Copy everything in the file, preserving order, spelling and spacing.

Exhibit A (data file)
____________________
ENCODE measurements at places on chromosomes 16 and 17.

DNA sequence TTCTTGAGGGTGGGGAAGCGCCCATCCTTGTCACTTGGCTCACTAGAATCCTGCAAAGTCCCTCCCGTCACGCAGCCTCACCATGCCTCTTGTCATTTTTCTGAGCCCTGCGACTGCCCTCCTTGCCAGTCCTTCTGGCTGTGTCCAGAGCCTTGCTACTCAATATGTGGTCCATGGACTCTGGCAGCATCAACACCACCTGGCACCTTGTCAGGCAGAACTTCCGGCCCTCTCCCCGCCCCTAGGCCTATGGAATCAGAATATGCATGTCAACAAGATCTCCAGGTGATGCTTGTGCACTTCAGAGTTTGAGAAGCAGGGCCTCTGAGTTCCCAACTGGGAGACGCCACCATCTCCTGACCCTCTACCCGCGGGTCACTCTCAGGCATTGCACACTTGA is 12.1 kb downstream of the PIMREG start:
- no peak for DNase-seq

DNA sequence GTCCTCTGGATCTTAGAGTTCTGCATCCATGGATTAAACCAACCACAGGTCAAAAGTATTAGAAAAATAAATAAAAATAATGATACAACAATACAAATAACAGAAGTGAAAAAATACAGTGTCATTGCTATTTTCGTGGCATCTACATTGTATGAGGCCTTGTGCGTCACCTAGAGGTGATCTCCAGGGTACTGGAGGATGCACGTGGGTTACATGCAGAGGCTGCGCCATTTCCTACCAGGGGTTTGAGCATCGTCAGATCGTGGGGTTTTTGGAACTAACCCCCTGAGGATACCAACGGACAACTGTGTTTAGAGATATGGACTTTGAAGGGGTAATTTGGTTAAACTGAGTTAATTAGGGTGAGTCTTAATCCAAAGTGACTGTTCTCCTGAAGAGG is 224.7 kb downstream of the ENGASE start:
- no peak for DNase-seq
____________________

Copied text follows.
ENCODE measurements at places on chromosomes 16 and 17.

DNA sequence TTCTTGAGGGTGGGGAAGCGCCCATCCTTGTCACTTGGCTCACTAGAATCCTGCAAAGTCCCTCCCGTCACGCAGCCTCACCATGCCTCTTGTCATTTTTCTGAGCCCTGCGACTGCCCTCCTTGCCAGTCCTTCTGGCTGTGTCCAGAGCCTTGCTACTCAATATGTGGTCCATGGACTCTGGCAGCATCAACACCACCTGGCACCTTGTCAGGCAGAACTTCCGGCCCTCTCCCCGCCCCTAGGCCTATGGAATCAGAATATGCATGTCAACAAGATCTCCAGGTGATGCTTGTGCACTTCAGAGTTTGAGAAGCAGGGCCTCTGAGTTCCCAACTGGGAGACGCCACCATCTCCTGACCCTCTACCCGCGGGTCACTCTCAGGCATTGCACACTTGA is 12.1 kb downstream of the PIMREG start:
- no peak for DNase-seq

DNA sequence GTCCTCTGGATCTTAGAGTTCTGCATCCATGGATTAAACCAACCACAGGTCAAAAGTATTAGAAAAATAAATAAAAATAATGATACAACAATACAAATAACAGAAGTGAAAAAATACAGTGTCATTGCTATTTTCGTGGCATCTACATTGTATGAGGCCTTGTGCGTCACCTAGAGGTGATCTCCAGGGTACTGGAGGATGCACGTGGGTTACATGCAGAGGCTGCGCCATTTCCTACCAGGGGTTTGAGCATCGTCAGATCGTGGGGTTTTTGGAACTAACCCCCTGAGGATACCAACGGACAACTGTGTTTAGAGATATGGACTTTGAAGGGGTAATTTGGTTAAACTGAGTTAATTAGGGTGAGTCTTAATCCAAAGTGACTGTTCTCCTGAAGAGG is 224.7 kb downstream of the ENGASE start:
- no peak for DNase-seq